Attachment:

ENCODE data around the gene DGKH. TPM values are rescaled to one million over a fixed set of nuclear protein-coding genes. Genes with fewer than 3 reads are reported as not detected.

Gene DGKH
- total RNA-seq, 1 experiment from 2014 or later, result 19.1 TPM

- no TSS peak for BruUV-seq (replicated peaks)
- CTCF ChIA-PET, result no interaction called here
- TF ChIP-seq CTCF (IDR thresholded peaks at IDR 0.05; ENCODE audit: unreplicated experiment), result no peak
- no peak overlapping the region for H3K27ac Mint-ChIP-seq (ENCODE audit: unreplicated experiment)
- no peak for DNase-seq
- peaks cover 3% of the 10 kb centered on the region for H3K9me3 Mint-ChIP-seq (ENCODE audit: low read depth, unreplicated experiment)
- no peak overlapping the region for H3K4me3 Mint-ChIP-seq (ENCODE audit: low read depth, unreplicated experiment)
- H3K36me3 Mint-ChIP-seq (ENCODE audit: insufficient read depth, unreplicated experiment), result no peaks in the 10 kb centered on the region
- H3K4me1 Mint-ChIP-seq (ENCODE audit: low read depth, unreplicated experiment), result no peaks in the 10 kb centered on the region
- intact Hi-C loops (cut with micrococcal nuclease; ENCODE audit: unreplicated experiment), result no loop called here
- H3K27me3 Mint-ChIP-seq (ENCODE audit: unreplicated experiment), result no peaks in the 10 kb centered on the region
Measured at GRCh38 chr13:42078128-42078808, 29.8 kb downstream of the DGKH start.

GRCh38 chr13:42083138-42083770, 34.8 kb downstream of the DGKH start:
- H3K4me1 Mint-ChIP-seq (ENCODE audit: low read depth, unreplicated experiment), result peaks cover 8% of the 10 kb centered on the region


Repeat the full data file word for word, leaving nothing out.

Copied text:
ENCODE data around the gene DGKH. TPM values are rescaled to one million over a fixed set of nuclear protein-coding genes. Genes with fewer than 3 reads are reported as not detected.

Gene DGKH
- total RNA-seq, 1 experiment from 2014 or later, result 19.1 TPM

- no TSS peak for BruUV-seq (replicated peaks)
- CTCF ChIA-PET, result no interaction called here
- TF ChIP-seq CTCF (IDR thresholded peaks at IDR 0.05; ENCODE audit: unreplicated experiment), result no peak
- no peak overlapping the region for H3K27ac Mint-ChIP-seq (ENCODE audit: unreplicated experiment)
- no peak for DNase-seq
- peaks cover 3% of the 10 kb centered on the region for H3K9me3 Mint-ChIP-seq (ENCODE audit: low read depth, unreplicated experiment)
- no peak overlapping the region for H3K4me3 Mint-ChIP-seq (ENCODE audit: low read depth, unreplicated experiment)
- H3K36me3 Mint-ChIP-seq (ENCODE audit: insufficient read depth, unreplicated experiment), result no peaks in the 10 kb centered on the region
- H3K4me1 Mint-ChIP-seq (ENCODE audit: low read depth, unreplicated experiment), result no peaks in the 10 kb centered on the region
- intact Hi-C loops (cut with micrococcal nuclease; ENCODE audit: unreplicated experiment), result no loop called here
- H3K27me3 Mint-ChIP-seq (ENCODE audit: unreplicated experiment), result no peaks in the 10 kb centered on the region
Measured at GRCh38 chr13:42078128-42078808, 29.8 kb downstream of the DGKH start.

GRCh38 chr13:42083138-42083770, 34.8 kb downstream of the DGKH start:
- H3K4me1 Mint-ChIP-seq (ENCODE audit: low read depth, unreplicated experiment), result peaks cover 8% of the 10 kb centered on the region